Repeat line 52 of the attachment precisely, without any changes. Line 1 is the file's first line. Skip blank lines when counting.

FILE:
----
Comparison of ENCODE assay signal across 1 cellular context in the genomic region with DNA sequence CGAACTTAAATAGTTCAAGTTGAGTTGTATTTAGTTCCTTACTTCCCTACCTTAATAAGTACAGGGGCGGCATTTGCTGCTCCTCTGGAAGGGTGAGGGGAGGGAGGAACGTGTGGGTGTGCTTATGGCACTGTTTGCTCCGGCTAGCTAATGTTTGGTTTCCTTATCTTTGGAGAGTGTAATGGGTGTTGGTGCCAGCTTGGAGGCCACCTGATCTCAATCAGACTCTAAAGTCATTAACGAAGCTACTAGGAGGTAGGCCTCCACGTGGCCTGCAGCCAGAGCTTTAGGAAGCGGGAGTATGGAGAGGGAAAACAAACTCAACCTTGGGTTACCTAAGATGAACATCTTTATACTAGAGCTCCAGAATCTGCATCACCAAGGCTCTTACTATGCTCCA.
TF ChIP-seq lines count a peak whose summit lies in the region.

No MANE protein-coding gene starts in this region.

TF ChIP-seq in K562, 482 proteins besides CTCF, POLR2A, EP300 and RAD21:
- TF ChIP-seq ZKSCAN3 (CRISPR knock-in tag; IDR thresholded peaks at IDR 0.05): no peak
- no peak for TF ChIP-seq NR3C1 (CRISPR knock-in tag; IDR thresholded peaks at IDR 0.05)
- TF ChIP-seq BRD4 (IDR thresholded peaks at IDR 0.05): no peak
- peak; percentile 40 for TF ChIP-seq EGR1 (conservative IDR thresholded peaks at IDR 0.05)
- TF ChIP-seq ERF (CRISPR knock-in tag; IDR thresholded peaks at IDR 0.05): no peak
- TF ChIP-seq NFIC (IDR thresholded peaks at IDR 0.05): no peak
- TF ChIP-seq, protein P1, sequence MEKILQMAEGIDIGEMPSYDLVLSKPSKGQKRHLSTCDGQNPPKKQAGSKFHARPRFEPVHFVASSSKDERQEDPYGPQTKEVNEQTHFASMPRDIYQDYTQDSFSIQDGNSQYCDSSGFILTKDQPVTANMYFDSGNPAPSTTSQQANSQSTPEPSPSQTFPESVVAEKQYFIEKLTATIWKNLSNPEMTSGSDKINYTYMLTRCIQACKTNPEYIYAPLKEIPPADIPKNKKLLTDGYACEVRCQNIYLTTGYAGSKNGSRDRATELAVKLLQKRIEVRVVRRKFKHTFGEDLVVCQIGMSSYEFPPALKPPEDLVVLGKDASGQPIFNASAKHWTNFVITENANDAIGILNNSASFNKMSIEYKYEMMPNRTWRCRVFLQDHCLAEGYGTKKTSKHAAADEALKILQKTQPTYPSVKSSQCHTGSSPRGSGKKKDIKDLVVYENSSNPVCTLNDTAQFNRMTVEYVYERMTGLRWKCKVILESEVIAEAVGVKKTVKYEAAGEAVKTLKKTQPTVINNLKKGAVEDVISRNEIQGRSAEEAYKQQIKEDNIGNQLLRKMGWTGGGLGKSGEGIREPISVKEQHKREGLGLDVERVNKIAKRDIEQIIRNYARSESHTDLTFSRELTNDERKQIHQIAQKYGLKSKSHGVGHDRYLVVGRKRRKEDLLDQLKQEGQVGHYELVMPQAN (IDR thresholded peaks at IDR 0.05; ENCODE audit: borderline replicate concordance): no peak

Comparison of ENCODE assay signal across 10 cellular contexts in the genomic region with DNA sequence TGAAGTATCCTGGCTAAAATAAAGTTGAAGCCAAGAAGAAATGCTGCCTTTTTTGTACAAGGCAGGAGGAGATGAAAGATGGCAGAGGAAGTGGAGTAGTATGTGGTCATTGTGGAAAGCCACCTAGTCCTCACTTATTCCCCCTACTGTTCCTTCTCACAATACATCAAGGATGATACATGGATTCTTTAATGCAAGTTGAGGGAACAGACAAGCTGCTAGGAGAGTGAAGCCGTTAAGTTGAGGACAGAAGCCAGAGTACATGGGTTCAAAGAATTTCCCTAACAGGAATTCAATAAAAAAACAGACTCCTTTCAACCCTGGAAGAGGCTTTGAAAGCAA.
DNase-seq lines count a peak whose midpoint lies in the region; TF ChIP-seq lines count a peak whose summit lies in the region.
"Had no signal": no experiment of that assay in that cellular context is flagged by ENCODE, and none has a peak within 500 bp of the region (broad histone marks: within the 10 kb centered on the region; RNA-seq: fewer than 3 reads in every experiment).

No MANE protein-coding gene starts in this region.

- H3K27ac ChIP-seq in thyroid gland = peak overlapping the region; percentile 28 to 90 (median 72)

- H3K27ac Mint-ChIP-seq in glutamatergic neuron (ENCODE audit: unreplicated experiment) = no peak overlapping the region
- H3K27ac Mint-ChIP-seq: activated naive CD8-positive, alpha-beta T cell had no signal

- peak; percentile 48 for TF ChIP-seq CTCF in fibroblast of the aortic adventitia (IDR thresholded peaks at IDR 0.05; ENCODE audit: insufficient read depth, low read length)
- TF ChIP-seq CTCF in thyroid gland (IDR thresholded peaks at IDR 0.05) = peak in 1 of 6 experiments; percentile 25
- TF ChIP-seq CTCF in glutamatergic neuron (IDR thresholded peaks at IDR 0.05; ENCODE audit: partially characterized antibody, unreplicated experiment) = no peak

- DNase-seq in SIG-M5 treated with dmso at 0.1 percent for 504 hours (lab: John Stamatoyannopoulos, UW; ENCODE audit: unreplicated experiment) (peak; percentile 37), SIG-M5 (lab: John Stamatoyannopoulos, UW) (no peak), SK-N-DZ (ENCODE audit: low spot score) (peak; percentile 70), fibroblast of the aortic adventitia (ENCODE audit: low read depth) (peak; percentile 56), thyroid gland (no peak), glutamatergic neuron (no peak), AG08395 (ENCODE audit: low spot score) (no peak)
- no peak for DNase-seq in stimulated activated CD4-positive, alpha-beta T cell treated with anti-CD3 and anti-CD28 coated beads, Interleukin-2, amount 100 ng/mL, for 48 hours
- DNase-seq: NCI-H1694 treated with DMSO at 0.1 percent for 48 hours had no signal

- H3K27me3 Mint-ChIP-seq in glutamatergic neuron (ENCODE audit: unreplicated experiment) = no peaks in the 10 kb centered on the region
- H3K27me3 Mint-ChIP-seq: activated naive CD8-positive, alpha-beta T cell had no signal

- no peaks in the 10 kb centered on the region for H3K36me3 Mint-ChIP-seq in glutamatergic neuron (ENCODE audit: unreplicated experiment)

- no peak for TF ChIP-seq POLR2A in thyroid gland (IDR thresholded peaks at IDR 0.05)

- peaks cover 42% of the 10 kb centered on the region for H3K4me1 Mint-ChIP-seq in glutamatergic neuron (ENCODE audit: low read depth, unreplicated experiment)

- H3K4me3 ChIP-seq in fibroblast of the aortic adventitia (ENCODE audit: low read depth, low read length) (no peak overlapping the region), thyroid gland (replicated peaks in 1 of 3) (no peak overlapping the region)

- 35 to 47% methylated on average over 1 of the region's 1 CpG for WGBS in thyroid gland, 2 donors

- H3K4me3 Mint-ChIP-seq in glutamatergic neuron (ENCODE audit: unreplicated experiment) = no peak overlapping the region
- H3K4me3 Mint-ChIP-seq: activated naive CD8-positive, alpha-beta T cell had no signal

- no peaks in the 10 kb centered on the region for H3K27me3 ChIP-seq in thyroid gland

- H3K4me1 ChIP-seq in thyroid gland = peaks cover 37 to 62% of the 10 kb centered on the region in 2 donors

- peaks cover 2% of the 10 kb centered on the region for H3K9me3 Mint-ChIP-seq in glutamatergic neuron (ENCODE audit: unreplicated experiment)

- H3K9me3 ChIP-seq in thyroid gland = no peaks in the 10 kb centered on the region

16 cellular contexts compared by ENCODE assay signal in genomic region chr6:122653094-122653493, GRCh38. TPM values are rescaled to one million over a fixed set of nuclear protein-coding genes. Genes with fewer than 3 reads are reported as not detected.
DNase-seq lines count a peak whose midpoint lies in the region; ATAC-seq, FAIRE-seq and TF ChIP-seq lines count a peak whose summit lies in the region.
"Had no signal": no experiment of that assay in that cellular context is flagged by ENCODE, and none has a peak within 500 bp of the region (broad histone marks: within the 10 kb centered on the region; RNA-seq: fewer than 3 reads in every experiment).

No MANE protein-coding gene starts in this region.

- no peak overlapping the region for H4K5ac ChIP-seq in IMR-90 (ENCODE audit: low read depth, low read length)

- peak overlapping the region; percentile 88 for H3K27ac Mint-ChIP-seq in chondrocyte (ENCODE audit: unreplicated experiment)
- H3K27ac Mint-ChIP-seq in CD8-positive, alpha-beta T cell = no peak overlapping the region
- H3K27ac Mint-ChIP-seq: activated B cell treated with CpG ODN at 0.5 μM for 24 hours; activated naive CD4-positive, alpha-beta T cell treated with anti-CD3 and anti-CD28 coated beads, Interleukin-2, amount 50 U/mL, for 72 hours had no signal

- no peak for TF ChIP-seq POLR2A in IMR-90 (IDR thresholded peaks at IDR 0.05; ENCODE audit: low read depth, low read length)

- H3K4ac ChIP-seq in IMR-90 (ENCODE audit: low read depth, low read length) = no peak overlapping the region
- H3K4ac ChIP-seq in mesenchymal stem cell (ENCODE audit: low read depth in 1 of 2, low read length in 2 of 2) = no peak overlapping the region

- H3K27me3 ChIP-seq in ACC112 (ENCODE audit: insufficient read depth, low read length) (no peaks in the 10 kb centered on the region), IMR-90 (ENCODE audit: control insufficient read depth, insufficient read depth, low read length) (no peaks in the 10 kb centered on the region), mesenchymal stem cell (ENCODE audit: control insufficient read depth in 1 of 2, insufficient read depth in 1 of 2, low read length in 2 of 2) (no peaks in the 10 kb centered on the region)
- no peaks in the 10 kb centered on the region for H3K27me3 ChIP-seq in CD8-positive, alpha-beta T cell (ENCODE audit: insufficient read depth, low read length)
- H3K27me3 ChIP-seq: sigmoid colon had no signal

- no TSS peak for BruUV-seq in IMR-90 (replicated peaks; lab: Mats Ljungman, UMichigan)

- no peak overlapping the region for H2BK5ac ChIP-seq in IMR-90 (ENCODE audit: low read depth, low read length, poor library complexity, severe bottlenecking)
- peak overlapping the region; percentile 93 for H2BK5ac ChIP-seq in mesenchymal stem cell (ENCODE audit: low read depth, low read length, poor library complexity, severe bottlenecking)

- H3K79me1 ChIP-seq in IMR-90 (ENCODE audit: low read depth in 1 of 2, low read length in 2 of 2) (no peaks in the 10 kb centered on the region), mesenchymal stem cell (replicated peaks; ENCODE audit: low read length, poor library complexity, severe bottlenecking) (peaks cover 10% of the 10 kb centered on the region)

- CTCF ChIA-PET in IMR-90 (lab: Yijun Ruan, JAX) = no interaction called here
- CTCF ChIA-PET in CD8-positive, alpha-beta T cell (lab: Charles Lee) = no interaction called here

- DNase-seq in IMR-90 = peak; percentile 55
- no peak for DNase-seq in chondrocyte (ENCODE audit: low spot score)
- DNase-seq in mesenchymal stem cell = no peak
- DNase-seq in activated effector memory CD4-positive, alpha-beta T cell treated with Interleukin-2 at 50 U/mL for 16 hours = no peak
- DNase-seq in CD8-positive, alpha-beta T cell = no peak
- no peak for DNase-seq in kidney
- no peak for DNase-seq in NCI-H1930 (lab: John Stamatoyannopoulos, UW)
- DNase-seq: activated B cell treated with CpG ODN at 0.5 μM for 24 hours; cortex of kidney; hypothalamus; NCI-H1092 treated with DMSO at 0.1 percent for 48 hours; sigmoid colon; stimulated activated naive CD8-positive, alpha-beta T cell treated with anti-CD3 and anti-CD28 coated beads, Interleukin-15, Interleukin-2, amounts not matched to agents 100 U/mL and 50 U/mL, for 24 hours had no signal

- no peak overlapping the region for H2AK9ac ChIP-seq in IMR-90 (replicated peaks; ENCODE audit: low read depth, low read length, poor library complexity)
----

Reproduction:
- no TSS peak for BruUV-seq in IMR-90 (replicated peaks; lab: Mats Ljungman, UMichigan)